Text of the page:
most likely not historically accurate). As she began the lecture everything
was quite normal; I paid attention and it was rather interesting and even humorous
at times. But as Julia continued to speak about the Mennonite world and how
it was changing, my body started to tingle and I felt as though she was speaking
directly to me. I cannot fully put into words how I felt. I was scared, I wanted
to cry, I wanted to rip my teeth out, I didnt know what I wanted to do.
I knew something profound was happening, that I was being given a new identity
as a Mennonite, though I did not yet know what that identity was. Suddenly 475
years of history were being placed on my shoulders like a huge mountain and
I was being called to carry it.
After Julia finished the lecture there was
a question and answer period which was interesting but nothing in comparison
to the magic of the lecture since it had left me dazed and numb. Afterwards
copies of Benders biography by Al Keim were on sale for $18 instead of
the usual $24, and this time my Mennonite instincts did not fail me; I bought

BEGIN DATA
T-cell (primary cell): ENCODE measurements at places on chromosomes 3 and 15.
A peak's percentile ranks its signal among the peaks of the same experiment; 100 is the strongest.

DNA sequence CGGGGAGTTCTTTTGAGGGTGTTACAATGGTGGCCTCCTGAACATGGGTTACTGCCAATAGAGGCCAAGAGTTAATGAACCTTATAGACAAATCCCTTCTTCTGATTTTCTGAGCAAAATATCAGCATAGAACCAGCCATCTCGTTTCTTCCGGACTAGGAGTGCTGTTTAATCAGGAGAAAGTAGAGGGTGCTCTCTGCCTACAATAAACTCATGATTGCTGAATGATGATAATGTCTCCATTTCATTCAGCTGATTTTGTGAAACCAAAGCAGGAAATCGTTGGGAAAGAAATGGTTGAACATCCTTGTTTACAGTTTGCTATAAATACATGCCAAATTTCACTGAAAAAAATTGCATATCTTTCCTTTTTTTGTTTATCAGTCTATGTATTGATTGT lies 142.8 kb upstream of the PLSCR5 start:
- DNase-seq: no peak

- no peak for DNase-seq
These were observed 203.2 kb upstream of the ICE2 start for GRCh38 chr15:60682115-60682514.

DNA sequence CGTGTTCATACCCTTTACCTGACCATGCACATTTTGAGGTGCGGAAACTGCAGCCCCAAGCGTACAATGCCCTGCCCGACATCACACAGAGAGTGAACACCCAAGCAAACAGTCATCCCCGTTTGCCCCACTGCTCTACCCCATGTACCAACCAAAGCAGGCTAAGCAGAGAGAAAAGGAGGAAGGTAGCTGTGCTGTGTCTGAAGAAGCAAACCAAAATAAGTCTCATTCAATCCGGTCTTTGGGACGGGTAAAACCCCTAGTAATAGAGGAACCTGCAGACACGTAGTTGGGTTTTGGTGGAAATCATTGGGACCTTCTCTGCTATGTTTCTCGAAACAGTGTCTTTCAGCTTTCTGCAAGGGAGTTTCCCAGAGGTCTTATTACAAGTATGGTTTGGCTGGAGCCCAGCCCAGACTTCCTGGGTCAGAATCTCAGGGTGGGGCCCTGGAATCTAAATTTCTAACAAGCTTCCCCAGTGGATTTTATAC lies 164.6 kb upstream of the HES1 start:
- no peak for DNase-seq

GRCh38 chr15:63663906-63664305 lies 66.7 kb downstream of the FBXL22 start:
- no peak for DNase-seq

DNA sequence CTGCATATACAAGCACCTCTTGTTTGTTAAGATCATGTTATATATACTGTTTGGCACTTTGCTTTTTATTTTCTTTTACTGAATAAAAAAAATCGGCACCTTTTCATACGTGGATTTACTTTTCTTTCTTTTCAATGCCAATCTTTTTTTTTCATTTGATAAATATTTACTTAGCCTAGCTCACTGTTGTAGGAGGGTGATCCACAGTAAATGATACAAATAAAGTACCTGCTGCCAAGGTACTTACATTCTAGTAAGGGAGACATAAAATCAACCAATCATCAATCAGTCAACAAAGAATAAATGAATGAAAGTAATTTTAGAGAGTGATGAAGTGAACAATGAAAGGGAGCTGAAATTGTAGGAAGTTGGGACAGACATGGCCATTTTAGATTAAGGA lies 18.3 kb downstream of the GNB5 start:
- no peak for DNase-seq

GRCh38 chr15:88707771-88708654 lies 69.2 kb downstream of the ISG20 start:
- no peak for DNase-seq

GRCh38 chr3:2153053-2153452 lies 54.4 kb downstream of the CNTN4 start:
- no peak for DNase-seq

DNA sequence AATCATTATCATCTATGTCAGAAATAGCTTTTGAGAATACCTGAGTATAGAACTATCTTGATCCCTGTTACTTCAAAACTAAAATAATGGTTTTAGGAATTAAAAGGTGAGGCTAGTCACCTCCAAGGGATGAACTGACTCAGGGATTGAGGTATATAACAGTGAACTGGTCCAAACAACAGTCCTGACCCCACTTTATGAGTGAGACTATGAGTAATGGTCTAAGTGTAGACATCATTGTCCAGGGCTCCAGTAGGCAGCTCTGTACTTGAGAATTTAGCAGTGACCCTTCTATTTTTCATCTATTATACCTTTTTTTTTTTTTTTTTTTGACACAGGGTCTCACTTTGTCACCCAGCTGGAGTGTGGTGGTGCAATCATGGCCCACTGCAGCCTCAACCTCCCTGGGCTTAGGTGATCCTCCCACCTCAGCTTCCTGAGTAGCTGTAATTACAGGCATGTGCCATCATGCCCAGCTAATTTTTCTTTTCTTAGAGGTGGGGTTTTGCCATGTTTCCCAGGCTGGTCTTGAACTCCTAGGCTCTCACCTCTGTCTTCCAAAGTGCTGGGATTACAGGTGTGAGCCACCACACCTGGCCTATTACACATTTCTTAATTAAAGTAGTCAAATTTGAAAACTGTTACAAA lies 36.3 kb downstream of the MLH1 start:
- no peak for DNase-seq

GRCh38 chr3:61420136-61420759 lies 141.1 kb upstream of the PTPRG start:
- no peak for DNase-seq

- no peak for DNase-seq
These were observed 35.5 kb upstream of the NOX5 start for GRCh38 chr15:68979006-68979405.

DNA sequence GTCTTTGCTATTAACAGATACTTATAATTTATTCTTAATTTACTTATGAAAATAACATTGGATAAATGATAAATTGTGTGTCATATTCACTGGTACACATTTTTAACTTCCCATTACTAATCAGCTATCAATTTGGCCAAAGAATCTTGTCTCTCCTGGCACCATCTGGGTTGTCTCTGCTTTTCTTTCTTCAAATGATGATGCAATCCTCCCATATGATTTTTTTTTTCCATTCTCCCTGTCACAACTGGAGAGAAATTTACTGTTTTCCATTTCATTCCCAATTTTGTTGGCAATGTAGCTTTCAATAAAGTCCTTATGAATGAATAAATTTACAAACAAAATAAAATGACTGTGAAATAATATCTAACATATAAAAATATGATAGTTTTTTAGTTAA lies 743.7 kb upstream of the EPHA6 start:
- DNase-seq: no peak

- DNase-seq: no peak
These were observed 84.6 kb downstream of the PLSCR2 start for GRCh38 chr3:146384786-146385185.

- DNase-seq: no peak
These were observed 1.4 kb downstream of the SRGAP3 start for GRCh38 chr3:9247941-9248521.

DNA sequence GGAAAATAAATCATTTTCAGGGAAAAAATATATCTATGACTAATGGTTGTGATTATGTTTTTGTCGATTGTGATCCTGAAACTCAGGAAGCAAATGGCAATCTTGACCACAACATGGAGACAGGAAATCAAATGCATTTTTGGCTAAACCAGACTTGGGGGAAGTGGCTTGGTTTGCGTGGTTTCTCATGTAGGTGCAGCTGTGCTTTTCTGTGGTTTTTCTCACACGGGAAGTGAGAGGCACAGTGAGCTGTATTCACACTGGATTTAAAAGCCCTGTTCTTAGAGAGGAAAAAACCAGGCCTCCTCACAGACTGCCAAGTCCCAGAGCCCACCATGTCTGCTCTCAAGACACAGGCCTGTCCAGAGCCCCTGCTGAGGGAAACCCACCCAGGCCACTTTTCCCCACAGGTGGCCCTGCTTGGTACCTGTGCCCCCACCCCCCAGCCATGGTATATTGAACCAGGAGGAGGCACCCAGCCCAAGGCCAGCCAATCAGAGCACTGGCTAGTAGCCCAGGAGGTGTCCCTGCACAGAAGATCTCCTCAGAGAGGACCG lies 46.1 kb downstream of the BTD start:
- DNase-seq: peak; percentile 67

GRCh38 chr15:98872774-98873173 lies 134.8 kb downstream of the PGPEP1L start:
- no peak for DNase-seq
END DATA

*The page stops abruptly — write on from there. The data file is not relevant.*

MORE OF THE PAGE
a copy and began to discover my new identity.
Over the next two years I began to study the
history of Mennonites and to look for my place within the Mennonite tradition.
I got acquainted with some of the Goshen heavyweights and learned from them.
I embraced my Swiss-German Mennonite ethnicity. Then in January of my third
year of college Julia came back to Goshen to do another reading at the Brew.
She also visited my Mennonite Literature class. We asked her questions about
being a Mennonite poet and in the course of the conversation Julia asked if
people thought Kasdorf was a Mennonite name. And then, after no
one answered in the affirmative, she did something I will treasure forever.
She misunderstood the spelling of my last name but in reality she named me in
a most appropriate way. She said, Kasdorf isnt a Mennonite name,
its Mennonite Brethren. But Kruse, now thats a Mennonite
Daniel Cruz, born in Bronx, N.Y., is the son of Jesus
and Miriam (Shank) Cruz of Lancaster, Pa.; he considers Goshen to be his home.
A 1998 graduate of Lancaster Mennonite High School, Cruz is a Bible and religion
major and Anabaptist-Mennonite Studies minor, involved in the Mennonitica Club
and a Bible study group. He is a member of College Mennonite Church.
Return to June Bulletin
Commencement rites by Rachel
darling, dont drop! by President Shirley H. Showalter
Ryan Kolb, Andrea Troyer, Joel Jimenez, Lora Nafziger, Greg Stahly, Melody Bennett,
Deana Landis, Alicia Montoya and Rachel Glick
choice by Joni S. Sancken 98
A lifetime in family business:
What Ive learned by Leonard Geiser 57 with Rachel Lapp
Allon H. Lefever by Ryan Miller